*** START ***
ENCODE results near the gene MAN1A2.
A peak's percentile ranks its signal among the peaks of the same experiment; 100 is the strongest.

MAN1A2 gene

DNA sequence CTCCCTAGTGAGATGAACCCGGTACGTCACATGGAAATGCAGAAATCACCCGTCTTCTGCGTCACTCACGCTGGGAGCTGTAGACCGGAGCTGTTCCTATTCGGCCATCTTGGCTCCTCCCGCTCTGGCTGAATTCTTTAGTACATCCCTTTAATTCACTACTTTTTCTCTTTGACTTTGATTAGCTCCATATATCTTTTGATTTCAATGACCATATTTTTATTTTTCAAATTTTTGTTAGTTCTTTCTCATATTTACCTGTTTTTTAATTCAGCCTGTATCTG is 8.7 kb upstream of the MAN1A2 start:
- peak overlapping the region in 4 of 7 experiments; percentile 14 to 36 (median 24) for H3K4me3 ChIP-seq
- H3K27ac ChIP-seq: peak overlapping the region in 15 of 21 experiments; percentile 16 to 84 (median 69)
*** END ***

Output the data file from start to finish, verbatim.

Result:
ENCODE results near the gene MAN1A2.
A peak's percentile ranks its signal among the peaks of the same experiment; 100 is the strongest.

MAN1A2 gene

DNA sequence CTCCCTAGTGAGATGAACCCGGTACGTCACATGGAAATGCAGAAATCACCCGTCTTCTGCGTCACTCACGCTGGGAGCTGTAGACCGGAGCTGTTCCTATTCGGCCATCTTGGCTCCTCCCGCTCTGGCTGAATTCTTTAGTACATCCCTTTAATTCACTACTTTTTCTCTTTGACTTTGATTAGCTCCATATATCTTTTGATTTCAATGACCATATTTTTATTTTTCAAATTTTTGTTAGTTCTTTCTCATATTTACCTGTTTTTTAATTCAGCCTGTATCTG is 8.7 kb upstream of the MAN1A2 start:
- peak overlapping the region in 4 of 7 experiments; percentile 14 to 36 (median 24) for H3K4me3 ChIP-seq
- H3K27ac ChIP-seq: peak overlapping the region in 15 of 21 experiments; percentile 16 to 84 (median 69)